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Tedori-Callinan Lecture: “Isogeometric Analysis”
October 1, 2019 at 10:30 AM - 12:00 PM
The vision of Isogeometric Analysis was first presented in a paper published October 1, 2005 . Since then it has become a focus of research within both the fields of Finite Element Analysis (FEA) and Computer Aided Design (CAD) and is rapidly becoming a mainstream analysis methodology and a new paradigm for geometric design . The key concept utilized in the technical approach is the development of a new foundation for FEA, based on rich geometric descriptions originating in CAD, resulting in a single geometric model that serves as a basis for both design and analysis.
In this overview, I will describe some areas in which progress has been made in developing improved methodologies to efficiently solve problems that have been at the very least difficult, if not impossible, within traditional FEA. I will also describe current areas of intense activity and areas where problems remain open, representing both challenges and opportunities for future research (see, e.g., [3,4]).
 T.J.R. Hughes, J.A. Cottrell and Y. Bazilevs, Isogeometric Analysis: CAD, Finite Elements, NURBS, Exact Geometry and Mesh Refinement, Computer Methods in Applied Mechanics and Engineering, 194, (2005) 4135-4195.
 J.A. Cottrell, T.J.R. Hughes and Y. Bazilevs, Isogeometric Analysis: Toward Integration of CAD and FEA, Wiley, Chichester, U.K., 2009.
 Special Issue on Isogeometric Analysis, (eds. T.J.R. Hughes, J.T. Oden and M. Papadrakakis), Computer Methods in Applied Mechanics and Engineering, 284, (1 February 2015), 1-1182.
 Special Issue on Isogeometric Analysis: Progress and Challenges, (eds. T.J.R. Hughes, J.T. Oden and M. Papadrakakis), Computer Methods in Applied Mechanics and Engineering, 316, (1 April 2017), 1-1270.
Thomas J.R. Hughes
Peter O’Donnell Jr. Chair in Computational and Applied Mathematics, and Professor of Aerospace Engineering and Engineering Mechanics, University of Texas at Austin
Dr. Hughes holds B.E. and M.E. degrees in Mechanical Engineering from Pratt Institute and an M.S. in Mathematics and Ph.D. in Engineering Science from the University of California at Berkeley. He taught at Berkeley, Caltech and Stanford before joining the University of Texas at Austin. At Stanford he served as Chairman of the Division of Applied Mechanics, Chairman of the Department of Mechanical Engineering, Chairman of the Division of Mechanics and Computation, and held the Mary and Gordon Crary Family Chair of Engineering.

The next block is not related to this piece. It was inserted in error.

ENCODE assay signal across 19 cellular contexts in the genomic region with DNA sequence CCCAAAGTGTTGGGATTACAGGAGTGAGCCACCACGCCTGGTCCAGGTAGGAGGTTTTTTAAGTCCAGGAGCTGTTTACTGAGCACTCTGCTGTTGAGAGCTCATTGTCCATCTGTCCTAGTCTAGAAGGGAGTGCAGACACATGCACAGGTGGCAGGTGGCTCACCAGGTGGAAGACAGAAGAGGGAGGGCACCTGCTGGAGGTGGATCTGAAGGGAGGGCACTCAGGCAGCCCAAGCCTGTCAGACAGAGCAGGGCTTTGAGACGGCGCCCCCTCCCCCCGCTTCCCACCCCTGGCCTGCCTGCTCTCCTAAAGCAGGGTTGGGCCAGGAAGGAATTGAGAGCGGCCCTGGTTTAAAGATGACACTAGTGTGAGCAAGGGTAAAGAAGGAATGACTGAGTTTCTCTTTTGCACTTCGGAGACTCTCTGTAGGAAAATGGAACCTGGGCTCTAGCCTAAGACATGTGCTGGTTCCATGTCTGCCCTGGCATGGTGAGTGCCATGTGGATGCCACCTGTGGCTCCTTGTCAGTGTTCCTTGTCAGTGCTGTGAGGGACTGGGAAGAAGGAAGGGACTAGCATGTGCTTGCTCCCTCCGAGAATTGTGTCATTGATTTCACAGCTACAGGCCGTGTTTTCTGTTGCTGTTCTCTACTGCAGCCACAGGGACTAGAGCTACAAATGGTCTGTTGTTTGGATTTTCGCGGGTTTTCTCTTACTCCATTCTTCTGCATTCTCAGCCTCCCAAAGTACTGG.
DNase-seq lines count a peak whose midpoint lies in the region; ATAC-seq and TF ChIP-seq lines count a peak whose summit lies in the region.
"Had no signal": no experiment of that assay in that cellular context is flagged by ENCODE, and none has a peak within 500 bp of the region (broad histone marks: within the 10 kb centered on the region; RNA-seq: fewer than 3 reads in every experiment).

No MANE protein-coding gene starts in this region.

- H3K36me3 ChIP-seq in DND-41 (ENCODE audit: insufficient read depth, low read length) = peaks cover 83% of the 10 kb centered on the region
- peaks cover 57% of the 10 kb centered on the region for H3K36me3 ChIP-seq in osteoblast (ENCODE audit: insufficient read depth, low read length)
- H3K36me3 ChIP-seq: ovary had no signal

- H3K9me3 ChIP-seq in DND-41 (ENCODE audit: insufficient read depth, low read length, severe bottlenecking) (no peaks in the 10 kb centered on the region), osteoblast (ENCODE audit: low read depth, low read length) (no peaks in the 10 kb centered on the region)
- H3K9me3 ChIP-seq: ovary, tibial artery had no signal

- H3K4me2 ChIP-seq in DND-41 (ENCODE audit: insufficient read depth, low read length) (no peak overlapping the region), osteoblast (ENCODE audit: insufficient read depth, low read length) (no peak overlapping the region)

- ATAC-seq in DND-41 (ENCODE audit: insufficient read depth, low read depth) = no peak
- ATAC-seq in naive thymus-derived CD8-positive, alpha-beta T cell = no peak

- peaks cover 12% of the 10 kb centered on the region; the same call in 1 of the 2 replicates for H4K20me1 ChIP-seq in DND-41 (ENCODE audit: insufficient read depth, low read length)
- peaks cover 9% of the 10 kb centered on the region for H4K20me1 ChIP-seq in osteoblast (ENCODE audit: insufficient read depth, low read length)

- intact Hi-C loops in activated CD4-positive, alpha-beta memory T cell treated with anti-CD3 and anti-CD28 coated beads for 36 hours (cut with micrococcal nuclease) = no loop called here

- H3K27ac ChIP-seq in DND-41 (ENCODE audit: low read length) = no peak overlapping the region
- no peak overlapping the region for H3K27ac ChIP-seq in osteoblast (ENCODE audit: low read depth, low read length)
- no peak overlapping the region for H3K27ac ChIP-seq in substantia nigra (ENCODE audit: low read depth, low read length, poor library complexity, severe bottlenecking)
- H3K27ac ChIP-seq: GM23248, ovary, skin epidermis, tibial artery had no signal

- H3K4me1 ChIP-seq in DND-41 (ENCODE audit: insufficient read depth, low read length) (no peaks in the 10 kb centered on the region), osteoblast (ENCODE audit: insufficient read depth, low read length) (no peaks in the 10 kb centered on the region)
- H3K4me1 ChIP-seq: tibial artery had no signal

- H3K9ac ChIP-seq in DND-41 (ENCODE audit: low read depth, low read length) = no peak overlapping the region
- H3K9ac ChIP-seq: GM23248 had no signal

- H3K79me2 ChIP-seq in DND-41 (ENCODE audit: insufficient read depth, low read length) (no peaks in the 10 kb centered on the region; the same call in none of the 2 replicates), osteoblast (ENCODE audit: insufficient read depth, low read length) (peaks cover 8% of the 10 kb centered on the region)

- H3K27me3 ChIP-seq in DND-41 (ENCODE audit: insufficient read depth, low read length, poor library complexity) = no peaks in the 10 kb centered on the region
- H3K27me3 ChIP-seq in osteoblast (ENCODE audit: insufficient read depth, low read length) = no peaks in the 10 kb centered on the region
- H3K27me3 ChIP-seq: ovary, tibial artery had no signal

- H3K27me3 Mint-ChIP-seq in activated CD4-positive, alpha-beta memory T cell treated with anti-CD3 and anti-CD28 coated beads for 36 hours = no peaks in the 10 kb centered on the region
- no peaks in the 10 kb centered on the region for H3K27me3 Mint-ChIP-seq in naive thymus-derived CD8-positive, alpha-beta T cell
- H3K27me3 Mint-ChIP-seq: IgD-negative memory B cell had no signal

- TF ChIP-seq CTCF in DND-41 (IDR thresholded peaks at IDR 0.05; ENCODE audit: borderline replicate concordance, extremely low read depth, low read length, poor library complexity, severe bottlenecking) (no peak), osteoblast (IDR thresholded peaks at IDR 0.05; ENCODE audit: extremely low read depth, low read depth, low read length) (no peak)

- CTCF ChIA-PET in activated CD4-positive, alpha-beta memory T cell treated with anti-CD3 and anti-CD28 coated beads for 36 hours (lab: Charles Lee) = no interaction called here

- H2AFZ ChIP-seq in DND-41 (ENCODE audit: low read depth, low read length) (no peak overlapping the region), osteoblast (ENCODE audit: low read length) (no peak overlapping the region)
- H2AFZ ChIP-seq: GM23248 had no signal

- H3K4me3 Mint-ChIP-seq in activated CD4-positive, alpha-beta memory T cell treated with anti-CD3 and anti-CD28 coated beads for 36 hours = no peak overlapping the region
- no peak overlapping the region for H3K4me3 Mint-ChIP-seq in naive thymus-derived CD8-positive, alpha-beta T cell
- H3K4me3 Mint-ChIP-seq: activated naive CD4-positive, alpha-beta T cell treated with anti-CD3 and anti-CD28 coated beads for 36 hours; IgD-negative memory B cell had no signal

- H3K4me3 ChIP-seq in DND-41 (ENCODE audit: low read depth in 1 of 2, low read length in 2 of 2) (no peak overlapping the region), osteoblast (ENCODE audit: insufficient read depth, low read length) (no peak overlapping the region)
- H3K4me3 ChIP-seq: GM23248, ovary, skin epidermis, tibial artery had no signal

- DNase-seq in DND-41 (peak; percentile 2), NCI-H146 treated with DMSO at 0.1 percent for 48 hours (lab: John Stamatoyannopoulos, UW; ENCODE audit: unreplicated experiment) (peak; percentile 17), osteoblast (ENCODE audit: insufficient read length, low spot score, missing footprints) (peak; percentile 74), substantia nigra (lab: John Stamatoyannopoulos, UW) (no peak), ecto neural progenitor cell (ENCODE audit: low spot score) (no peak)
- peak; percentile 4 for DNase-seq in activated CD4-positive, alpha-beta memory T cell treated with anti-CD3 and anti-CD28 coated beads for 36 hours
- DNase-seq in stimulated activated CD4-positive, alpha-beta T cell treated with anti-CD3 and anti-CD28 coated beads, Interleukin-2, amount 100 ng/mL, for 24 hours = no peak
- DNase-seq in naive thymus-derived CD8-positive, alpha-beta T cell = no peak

He is co-editor of the international journal Computer Methods in Applied Mechanics and Engineering, a founder and past President of USACM and IACM, past Chairman of the Applied Mechanics Division of ASME, and past Chairman of the U.S. National Committee on Theoretical and Applied Mechanics (USNC/TAM).
Dr. Hughes is an elected member of the U.S. National Academy of Sciences, the U.S. National Academy of Engineering, the American Academy of Arts and Sciences, and the Academy of Medicine, Engineering and Science of Texas, and a Foreign Member of the Royal Society of London, the Austrian Academy of Sciences (Section for Mathematics and the Physical Sciences), and the Istituto Lombardo Accademia di Scienze e Lettere (Mathematics Section).
Dr. Hughes is one of the most widely cited authors in Engineering Science. He has been elected to Distinguished Member, ASCE’s highest honor, and has received ASME’s highest honor, the ASME Medal. He has also received the Huber Prize and Von Karman Medal from ASCE, the Timoshenko, Worcester Reed Warner, and Melville Medals from ASME, the Von Neumann Medal from USACM, the Gauss-Newton Medal from IACM, the SIAM/ACM Prize in Computational Engineering Science, and many other national and international awards.
Dr. Hughes has received honorary doctorates from the Université catholique de Louvain, the University of Pavia, the University of Padua, the Norwegian University of Science and Technology (Trondheim), Northwestern University (Evanston), and the University of A Coruña.
The Special Achievement Award for Young Investigators in Applied Mechanics is an award given annually by the Applied Mechanics Division of ASME. In 2008 this award was renamed the Thomas J.R. Hughes Young Investigator Award.
In 2012 the Computational Fluid Mechanics Award of the United States Association for Computational Mechanics was renamed the Thomas J.R. Hughes Medal.
Dr. Hughes has delivered multiple plenary lectures at World Congresses of Computational Mechanics and United States National Congresses of Computational Mechanics. He also has been a plenary lecturer at the International Congress of Mathematicians.